Title: Section 793.2 - Eligibility, Election, Admission and Discharge
793.2 Eligibility, Election, Admission and Discharge.
The governing authority shall ensure that:
(a) except as prohibited by Article 45 of the Public Health Law or any other law or regulation, a patient referred to a hospice may be accepted from any source;
(b) policies and procedures for admission and discharge are developed and implemented;
(c) any individual admitted to hospice is certified as being terminally ill consistent with state and/or federal definitions. Written certification of terminal illness is required for each election period defined in paragraph (d)(4) of this section. If the hospice cannot obtain the written certification within 2 calendar days after the election period begins, it must obtain an oral certification within 2 calendar days and the written certification before it submits a claim for payment.
(1) Initial certification of terminal illness must be obtained from either the medical director of the hospice or the physician member of the hospice interdisciplinary group provided for in section 793.4 of this Part, and also from the individual's attending physician, if the individual has an attending physician. In connection with the initial certification, the medical director or physician designee must consider the following:
(i) diagnosis of the primary terminal condition, along with any supporting current clinically relevant information;
(ii) related diagnoses, if any, along with any supporting current clinically relevant information;
(iii) current subjective and objective medical findings;
(iv) current medication and treatment orders; and
(v) information about the medical management of any of the patient’s conditions unrelated to the terminal illness.
(2) Subsequent certifications of terminal illness are obtained from the medical director of the hospice or the physician member of the hospice interdisciplinary group and must be based on the certifying individual’s clinical judgment regarding the normal course of the individual’s illness.
(3) All certifications must:
(i) specify that the individual's prognosis is for a life expectancy consistent with applicable state and federal statutes for purposes of payment;
(ii) include clinical information and other documentation that support the medical prognosis; and
(iii) be filed in the clinical record.
(d) an individual who meets the hospice eligibility requirements files an election statement with a particular hospice. If the individual is physically or mentally incapacitated, his or her representative as provided for in subdivision (b) of section 793.1 of this Part may file the election statement;
(1) The election statement shall remain in effect as long as the individual remains in the care of a hospice unless the individual revokes the election in accordance with paragraph 3 of this subdivision or is discharged from the hospice in accordance with subdivision (e) of this section. He/she may at any time file an election if again eligible for hospice care.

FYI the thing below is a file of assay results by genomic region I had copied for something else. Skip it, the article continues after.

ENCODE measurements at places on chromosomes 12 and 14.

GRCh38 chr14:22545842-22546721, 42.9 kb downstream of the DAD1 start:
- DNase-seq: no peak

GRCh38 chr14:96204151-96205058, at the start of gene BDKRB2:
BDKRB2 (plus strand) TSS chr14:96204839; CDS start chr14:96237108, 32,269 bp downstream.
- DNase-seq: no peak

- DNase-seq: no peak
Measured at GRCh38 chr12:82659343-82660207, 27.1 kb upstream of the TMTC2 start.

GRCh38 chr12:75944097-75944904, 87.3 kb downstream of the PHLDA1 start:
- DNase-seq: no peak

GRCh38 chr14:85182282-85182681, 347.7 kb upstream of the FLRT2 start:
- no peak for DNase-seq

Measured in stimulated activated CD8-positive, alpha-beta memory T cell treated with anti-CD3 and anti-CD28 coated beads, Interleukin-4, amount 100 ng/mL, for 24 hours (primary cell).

(2) The signed election statement must:
(i) identify the hospice that will provide care;
(ii) include the individual's or representative's acknowledgment that he or she has been given a full understanding of the palliative rather than curative nature of hospice care; and
(iii) include the effective date of the election, which may be the first day of hospice care or a later date, but no earlier than the date of the election statement.
(3) An individual or representative may revoke the election of hospice care at any time by filing a signed and dated revocation statement with the hospice. This statement must include the effective date for the revocation.
(4) An individual may elect to receive hospice care during one or more of the following election periods, which are available in the order listed and may be selected separately at different times:
(i) an initial 90-day period;
(ii) a subsequent 90-day period;
(iii) an unlimited number of subsequent 60-day periods.
(e) a patient is discharged only if:
(1) the patient moves out of the hospice's service area or transfers to another hospice;
(2) the hospice determines that the patient no longer meets the eligibility criteria set forth in subdivision (c) of this section; or
(3) the hospice determines, under a policy set by the hospice for the purpose of addressing discharge for cause that the patient's (or other persons in the patient's home) behavior is disruptive, abusive, or uncooperative to the extent that delivery of care to the patient or the ability of the hospice to operate effectively is seriously impaired.
(i) The hospice must do the following before it seeks to discharge a patient for cause:
(a) advise the patient that a discharge for cause is being considered;
(b) make a serious effort to resolve the problem(s) presented by the patient's behavior or situation;
(c) ascertain that the patient's proposed discharge is not due to the patient's use of necessary hospice services; and
(d) document the problem(s) and efforts made to resolve the problem(s) and enter this documentation into the clinical record.
(ii) prior to discharging a patient, a written discharge order must be obtained from the hospice medical director. If a patient has an attending physician involved in his or her care, this physician should be consulted before discharge and his or her review and decision included in the discharge note.
(iii) prior to discharging a patient or transferring the patient from one hospice to another, continuing care and services shall be arranged and a discharge summary completed as specified in section 794.4 of this Title.
VOLUME E (Title 10)